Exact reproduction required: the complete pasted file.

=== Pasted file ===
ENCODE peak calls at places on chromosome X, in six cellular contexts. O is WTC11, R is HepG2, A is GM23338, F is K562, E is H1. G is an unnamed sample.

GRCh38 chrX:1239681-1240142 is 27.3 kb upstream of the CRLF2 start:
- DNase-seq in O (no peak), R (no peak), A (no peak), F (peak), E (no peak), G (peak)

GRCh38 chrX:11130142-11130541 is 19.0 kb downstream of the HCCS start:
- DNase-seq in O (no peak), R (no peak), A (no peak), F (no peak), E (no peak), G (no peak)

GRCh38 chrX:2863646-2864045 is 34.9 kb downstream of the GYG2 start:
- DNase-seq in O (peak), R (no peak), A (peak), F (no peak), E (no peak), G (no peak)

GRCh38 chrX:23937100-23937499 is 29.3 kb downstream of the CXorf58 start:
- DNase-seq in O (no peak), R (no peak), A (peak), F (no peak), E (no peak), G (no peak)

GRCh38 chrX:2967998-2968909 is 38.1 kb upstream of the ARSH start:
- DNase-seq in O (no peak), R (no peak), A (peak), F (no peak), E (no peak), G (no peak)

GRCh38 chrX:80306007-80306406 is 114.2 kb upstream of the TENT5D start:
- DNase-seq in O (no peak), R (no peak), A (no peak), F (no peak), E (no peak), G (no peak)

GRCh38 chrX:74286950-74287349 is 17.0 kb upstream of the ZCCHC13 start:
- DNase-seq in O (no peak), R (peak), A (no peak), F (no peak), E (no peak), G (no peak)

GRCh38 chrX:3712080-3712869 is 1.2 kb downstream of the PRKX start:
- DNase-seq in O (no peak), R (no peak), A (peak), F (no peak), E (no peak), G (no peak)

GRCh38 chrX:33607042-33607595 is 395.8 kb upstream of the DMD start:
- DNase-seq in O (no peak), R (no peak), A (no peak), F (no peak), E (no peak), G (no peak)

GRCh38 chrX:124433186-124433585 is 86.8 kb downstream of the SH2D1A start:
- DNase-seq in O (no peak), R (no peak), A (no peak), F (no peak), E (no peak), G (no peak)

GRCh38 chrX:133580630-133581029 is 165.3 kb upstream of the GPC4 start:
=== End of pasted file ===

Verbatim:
ENCODE peak calls at places on chromosome X, in six cellular contexts. O is WTC11, R is HepG2, A is GM23338, F is K562, E is H1. G is an unnamed sample.

GRCh38 chrX:1239681-1240142 is 27.3 kb upstream of the CRLF2 start:
- DNase-seq in O (no peak), R (no peak), A (no peak), F (peak), E (no peak), G (peak)

GRCh38 chrX:11130142-11130541 is 19.0 kb downstream of the HCCS start:
- DNase-seq in O (no peak), R (no peak), A (no peak), F (no peak), E (no peak), G (no peak)

GRCh38 chrX:2863646-2864045 is 34.9 kb downstream of the GYG2 start:
- DNase-seq in O (peak), R (no peak), A (peak), F (no peak), E (no peak), G (no peak)

GRCh38 chrX:23937100-23937499 is 29.3 kb downstream of the CXorf58 start:
- DNase-seq in O (no peak), R (no peak), A (peak), F (no peak), E (no peak), G (no peak)

GRCh38 chrX:2967998-2968909 is 38.1 kb upstream of the ARSH start:
- DNase-seq in O (no peak), R (no peak), A (peak), F (no peak), E (no peak), G (no peak)

GRCh38 chrX:80306007-80306406 is 114.2 kb upstream of the TENT5D start:
- DNase-seq in O (no peak), R (no peak), A (no peak), F (no peak), E (no peak), G (no peak)

GRCh38 chrX:74286950-74287349 is 17.0 kb upstream of the ZCCHC13 start:
- DNase-seq in O (no peak), R (peak), A (no peak), F (no peak), E (no peak), G (no peak)

GRCh38 chrX:3712080-3712869 is 1.2 kb downstream of the PRKX start:
- DNase-seq in O (no peak), R (no peak), A (peak), F (no peak), E (no peak), G (no peak)

GRCh38 chrX:33607042-33607595 is 395.8 kb upstream of the DMD start:
- DNase-seq in O (no peak), R (no peak), A (no peak), F (no peak), E (no peak), G (no peak)

GRCh38 chrX:124433186-124433585 is 86.8 kb downstream of the SH2D1A start:
- DNase-seq in O (no peak), R (no peak), A (no peak), F (no peak), E (no peak), G (no peak)

GRCh38 chrX:133580630-133581029 is 165.3 kb upstream of the GPC4 start: